Sunday, 22 October 2017

Councillor warns of undermining town plan

A TOWN councillor has warned against “driving a coach and horses” through the Henley and Harpsden neighbourhood plan by supporting planning applications not involving one of the sites approved for development.

A TOWN councillor has warned against “driving a coach and horses” through the Henley and Harpsden neighbourhood plan by supporting planning applications not involving one of the sites approved for development.

A meeting of the council’s planning committee heard that plans by luxury watch manufacturer Bremont to move to new premises at Sheephouse Farm, off Reading Road, was “the first test to the validity” of the plan, which was approved in a referendum earlier this month.

Of the 11 approved sites, only the former Wyevale garden centre between Henley and Shiplake was agreed exclusively for commercial development, while both Highlands Farm and Henley Enterprise Park, off Greys Road, can be used for housing and businesses.

Sheephouse Farm was considered as a possible site for housing but rejected.

Committee chairman David Nimmo Smith said: “I don’t have an issue with what they [Bremont] are trying to do, in fact I welcome it. On the other hand, this is not a site in the neighbourhood plan and that is the dichotomy. This is the first test to the validity of the neighbourhood plan and if we drive a coach and horses through it what does that say for future applications?”



Councillor Will Hamilton added: “We looked at Sheephouse Farm. We didn’t allocate it for either housing or commercial, so this application doesn’t currently comply with the neighbourhood plan.”

Bremont wants to move from its current premises off Marlow Road.

The new 1,800sqm premises would have an airfield theme, with a hangar-style building topped with grass and two “wings” on the sides.

A new access road would be constructed and there would be extensive work on car parking and landscaping of the site.

Bremont says Sheephouse Farm provides the “ideal” location for its new premises and its plans would provide a “bespoke sustainable facility” and allow the company to stay in Henley.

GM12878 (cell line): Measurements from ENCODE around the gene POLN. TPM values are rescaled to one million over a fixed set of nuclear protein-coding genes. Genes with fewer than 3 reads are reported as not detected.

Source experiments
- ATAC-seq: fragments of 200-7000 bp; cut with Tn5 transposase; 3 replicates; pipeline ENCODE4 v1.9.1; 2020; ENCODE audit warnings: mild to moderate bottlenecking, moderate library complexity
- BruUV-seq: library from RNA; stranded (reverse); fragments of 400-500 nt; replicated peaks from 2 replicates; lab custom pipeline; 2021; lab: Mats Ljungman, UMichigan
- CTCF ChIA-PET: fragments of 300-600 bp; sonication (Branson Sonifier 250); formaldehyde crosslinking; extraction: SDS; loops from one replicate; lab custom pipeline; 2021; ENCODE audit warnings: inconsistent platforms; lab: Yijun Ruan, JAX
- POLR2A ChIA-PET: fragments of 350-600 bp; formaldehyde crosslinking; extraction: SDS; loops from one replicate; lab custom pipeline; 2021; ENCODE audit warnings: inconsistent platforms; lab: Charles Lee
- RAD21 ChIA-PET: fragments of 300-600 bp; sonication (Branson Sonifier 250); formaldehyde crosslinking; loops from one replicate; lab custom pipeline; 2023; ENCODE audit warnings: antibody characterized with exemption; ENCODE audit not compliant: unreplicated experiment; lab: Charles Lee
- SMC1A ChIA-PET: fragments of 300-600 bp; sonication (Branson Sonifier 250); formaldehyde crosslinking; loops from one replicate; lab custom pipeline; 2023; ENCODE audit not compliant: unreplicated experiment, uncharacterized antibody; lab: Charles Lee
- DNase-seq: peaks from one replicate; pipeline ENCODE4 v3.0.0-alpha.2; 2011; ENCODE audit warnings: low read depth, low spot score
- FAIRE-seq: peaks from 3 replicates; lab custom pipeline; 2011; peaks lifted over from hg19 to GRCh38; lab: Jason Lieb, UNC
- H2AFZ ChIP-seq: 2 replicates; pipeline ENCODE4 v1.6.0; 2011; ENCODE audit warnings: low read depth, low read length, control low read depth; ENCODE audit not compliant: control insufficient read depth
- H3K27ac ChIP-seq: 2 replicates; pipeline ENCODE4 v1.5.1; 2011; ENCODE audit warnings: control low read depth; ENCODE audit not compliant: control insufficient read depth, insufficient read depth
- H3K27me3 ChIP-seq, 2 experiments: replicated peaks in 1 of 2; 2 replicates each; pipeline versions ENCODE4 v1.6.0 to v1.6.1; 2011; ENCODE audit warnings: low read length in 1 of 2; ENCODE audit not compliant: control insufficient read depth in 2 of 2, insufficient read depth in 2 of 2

The application is supported by Doug MacGregor, whose land borders the site.

He said: “As the immediate neighbours, we welcome this application and the improvement it will bring to what is currently an unused, dilapidated area. The disused buildings and the area around them have been an eyesore and detrimental to the area for many years.

“The application for a new eco-friendly building for the use of a local company and its workforce can only be seen as a benefit to the parish and the area as a whole.” Several councillors supported the application. Councillor Stefan Gawrysiak said: “The neighbourhood plan has been passed but that doesn’t preclude good development.

“We have a good neighbourhood plan but it’s going to last 15 years and there will be application sites coming along that are outside it.

“We have to look at them on their merit and I think this is a good use and a business we want to support.”

Mayor Lorraine Hillier added: “I know it causes a problem but we need small industry and that’s what worries me. It is absolutely necessary for the lifeblood of the town. The neighbour has given the thumbs up so I think it’s acceptable.

“The neighbourhood plan is there to help the planning authority and sadly this is just down to timing.”

Councillor Simon Smith said: “I don’t have a problem if someone wants to develop a new area for a business to go.

“If it was a piece of land on Fair Mile or the top of the hill I would say no but I don’t have a problem with this.”

Councillors agreed to support the application and a final decision will be made by South Oxfordshire District Council in May.



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